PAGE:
Mon, Jun 28, 2004 - Page 5 News List

US concerned about group in Philippines linked to al-Qaeda


The US is concerned about the presence in the Philippines of an al-Qaeda-linked militant group and will help the Philippine military in its efforts to tackle it, a US commander said yesterday.

The US has promised the Philippines close to US$100 million in security help over a five-year period as part of long-term efforts to develop Manila's capability in fighting militancy.

"We are concerned of the presence of JI in the southern Philippines," Admiral Thomas Fargo, commander-in-chief of the US Pacific Command, told reporters, referring to the Jemaah Islamiah militant group.

The Jemaah Islamiah, seen by many security experts as al-Qaeda's Southeast Asian wing, has been accused of involvement in several bomb attacks, including the blasts on the Indonesian tourist island of Bali in October 2002 that killed 202 people.

"It is a group that threatens the peace and stability of the citizens here in the Philippines and Southeast Asia," said Fargo on arrival at the Philippine military's headquarters in Zamboanga City in the island of Mindanao.

Philippine security officials say up to 40 Jemaah Islamiah members are hiding in the mountains of Mindanao, helping train members of two Muslim rebel groups -- the small but radical Abu Sayyaf and the larger and more organized Moro Islamic Liberation Front.

Fargo said the US recognized efforts by the Philippines and its Southeast Asian neighbors, such as Indonesia, Malaysia, Singapore and Thailand, to fight terrorism, but more needed to be done.

"There is a lot of additional work to be done. This is a long-term effort," he said.

Fargo said the US military would stay committed to the Philippines, which is the largest recipient of US military aid in the region.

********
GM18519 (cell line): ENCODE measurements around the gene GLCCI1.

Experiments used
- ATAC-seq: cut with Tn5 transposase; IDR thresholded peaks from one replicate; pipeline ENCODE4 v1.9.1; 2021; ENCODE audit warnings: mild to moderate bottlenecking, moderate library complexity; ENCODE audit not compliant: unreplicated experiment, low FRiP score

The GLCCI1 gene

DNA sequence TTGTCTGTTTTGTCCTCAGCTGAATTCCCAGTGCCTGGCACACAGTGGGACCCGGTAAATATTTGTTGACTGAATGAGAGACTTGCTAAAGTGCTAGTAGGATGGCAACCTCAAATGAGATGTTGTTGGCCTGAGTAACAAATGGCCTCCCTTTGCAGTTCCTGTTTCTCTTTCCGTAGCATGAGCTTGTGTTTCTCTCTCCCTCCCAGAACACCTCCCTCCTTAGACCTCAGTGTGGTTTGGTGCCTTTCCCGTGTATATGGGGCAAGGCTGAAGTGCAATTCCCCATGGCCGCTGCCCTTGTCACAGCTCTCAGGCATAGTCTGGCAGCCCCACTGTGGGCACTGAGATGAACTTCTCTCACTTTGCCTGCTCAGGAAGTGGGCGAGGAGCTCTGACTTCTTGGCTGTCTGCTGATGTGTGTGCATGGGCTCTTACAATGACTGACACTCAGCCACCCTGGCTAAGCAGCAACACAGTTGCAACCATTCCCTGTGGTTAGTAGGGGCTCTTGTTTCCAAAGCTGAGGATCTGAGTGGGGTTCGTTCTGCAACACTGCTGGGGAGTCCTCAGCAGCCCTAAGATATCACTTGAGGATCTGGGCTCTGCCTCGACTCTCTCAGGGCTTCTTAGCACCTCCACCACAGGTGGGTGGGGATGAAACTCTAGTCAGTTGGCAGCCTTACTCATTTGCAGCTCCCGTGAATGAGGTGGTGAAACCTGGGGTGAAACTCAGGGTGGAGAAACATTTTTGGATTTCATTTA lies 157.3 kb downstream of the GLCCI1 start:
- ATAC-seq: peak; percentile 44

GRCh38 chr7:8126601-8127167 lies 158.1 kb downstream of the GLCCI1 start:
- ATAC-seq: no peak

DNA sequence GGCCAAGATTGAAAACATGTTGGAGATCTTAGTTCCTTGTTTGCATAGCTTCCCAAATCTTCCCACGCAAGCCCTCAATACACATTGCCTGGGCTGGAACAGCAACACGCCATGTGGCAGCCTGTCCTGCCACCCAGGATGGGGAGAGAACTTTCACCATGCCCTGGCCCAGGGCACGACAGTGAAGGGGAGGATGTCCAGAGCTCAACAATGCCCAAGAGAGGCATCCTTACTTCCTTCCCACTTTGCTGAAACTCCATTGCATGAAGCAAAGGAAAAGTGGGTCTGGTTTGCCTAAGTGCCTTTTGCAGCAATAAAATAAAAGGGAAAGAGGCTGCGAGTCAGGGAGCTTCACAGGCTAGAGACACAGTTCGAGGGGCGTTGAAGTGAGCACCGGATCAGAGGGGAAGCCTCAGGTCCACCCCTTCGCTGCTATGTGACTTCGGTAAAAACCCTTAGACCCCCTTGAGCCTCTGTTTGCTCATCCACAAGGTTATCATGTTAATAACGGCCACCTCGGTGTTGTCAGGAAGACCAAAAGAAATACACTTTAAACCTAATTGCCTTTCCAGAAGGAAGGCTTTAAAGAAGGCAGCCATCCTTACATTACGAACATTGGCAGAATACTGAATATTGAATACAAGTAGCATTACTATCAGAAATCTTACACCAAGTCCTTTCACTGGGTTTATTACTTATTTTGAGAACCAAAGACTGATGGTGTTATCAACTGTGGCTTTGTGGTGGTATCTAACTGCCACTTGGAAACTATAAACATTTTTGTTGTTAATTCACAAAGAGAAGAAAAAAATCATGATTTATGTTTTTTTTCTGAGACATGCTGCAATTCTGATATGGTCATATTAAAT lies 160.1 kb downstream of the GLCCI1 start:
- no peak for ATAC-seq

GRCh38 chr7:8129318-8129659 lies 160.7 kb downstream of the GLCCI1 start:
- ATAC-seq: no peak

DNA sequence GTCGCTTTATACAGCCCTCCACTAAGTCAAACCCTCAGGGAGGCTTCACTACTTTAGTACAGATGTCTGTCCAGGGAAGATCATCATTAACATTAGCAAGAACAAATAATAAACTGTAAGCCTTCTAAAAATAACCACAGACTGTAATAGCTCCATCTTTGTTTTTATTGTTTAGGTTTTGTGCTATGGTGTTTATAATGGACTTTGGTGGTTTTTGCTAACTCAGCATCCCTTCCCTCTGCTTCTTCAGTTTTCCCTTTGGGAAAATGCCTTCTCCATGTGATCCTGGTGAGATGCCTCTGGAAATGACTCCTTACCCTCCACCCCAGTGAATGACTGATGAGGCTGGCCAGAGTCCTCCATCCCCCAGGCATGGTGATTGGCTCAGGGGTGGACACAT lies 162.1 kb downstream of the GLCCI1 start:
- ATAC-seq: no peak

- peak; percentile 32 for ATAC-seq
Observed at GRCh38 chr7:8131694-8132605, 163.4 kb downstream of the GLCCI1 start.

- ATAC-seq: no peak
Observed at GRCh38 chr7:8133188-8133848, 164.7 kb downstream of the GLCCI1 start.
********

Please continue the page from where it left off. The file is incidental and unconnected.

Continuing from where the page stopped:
"The US military role to the Philippines continues to be to train, assist, and provide intelligence in order to strengthen their efforts against terrorism," he said.

US soldiers will train Filipino troops next month in the southern Philippines as part of Washington's ongoing efforts to help combat terrorism in the country, the US Pacific commander said yesterday.

Admiral Thomas Fargo, who arrived in Zamboanga yesterday, promised to continue to provide training and intelligence to aid Manila's fight against terrorism.

"This is your fight against those that threaten your citizens and their peace and stability," Fargo told a news conference.

"We're glad to help," he said.

The US military started arming and training Filipino soldiers battling Muslim extremists in the southern Philippines two years ago.The exercises were credited with helping to cripple the Abu Sayyaf, a small but violent group linked to the al-Qaeda terror network, on Basilan island.

The new round of combat training will start next month at a camp in Zamboanga, a bustling southern port city where US-led training sessions have been held in the past, officials said.

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